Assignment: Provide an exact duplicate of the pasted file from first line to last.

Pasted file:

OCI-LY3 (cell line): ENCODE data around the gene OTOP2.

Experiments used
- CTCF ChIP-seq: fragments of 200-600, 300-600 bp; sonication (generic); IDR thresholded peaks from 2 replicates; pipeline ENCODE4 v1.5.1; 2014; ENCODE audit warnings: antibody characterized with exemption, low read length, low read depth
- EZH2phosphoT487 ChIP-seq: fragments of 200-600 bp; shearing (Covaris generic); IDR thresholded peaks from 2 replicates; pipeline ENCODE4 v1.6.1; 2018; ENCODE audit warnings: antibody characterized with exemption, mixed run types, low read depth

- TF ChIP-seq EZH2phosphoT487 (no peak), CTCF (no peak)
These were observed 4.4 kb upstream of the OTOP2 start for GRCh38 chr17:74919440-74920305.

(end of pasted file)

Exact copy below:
OCI-LY3 (cell line): ENCODE data around the gene OTOP2.

Experiments used
- CTCF ChIP-seq: fragments of 200-600, 300-600 bp; sonication (generic); IDR thresholded peaks from 2 replicates; pipeline ENCODE4 v1.5.1; 2014; ENCODE audit warnings: antibody characterized with exemption, low read length, low read depth
- EZH2phosphoT487 ChIP-seq: fragments of 200-600 bp; shearing (Covaris generic); IDR thresholded peaks from 2 replicates; pipeline ENCODE4 v1.6.1; 2018; ENCODE audit warnings: antibody characterized with exemption, mixed run types, low read depth

- TF ChIP-seq EZH2phosphoT487 (no peak), CTCF (no peak)
These were observed 4.4 kb upstream of the OTOP2 start for GRCh38 chr17:74919440-74920305.